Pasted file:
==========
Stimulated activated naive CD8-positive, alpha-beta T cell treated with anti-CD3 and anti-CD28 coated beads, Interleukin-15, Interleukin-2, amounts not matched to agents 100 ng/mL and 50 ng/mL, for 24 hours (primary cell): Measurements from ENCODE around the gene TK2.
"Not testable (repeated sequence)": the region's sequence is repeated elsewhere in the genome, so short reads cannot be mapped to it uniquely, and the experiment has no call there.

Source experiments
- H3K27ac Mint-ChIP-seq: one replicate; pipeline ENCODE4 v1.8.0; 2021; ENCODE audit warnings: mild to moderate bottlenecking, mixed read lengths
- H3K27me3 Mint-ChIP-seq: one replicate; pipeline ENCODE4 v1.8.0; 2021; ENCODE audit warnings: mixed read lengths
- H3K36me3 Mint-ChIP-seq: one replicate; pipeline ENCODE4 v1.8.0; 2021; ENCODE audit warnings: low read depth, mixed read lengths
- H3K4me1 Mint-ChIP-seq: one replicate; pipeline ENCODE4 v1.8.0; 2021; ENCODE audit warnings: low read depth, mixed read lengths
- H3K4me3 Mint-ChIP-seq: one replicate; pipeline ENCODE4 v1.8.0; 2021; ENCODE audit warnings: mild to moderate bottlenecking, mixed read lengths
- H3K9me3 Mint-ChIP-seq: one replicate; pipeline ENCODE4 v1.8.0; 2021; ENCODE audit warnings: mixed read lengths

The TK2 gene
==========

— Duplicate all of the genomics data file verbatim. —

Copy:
Stimulated activated naive CD8-positive, alpha-beta T cell treated with anti-CD3 and anti-CD28 coated beads, Interleukin-15, Interleukin-2, amounts not matched to agents 100 ng/mL and 50 ng/mL, for 24 hours (primary cell): Measurements from ENCODE around the gene TK2.
"Not testable (repeated sequence)": the region's sequence is repeated elsewhere in the genome, so short reads cannot be mapped to it uniquely, and the experiment has no call there.

Source experiments
- H3K27ac Mint-ChIP-seq: one replicate; pipeline ENCODE4 v1.8.0; 2021; ENCODE audit warnings: mild to moderate bottlenecking, mixed read lengths
- H3K27me3 Mint-ChIP-seq: one replicate; pipeline ENCODE4 v1.8.0; 2021; ENCODE audit warnings: mixed read lengths
- H3K36me3 Mint-ChIP-seq: one replicate; pipeline ENCODE4 v1.8.0; 2021; ENCODE audit warnings: low read depth, mixed read lengths
- H3K4me1 Mint-ChIP-seq: one replicate; pipeline ENCODE4 v1.8.0; 2021; ENCODE audit warnings: low read depth, mixed read lengths
- H3K4me3 Mint-ChIP-seq: one replicate; pipeline ENCODE4 v1.8.0; 2021; ENCODE audit warnings: mild to moderate bottlenecking, mixed read lengths
- H3K9me3 Mint-ChIP-seq: one replicate; pipeline ENCODE4 v1.8.0; 2021; ENCODE audit warnings: mixed read lengths

The TK2 gene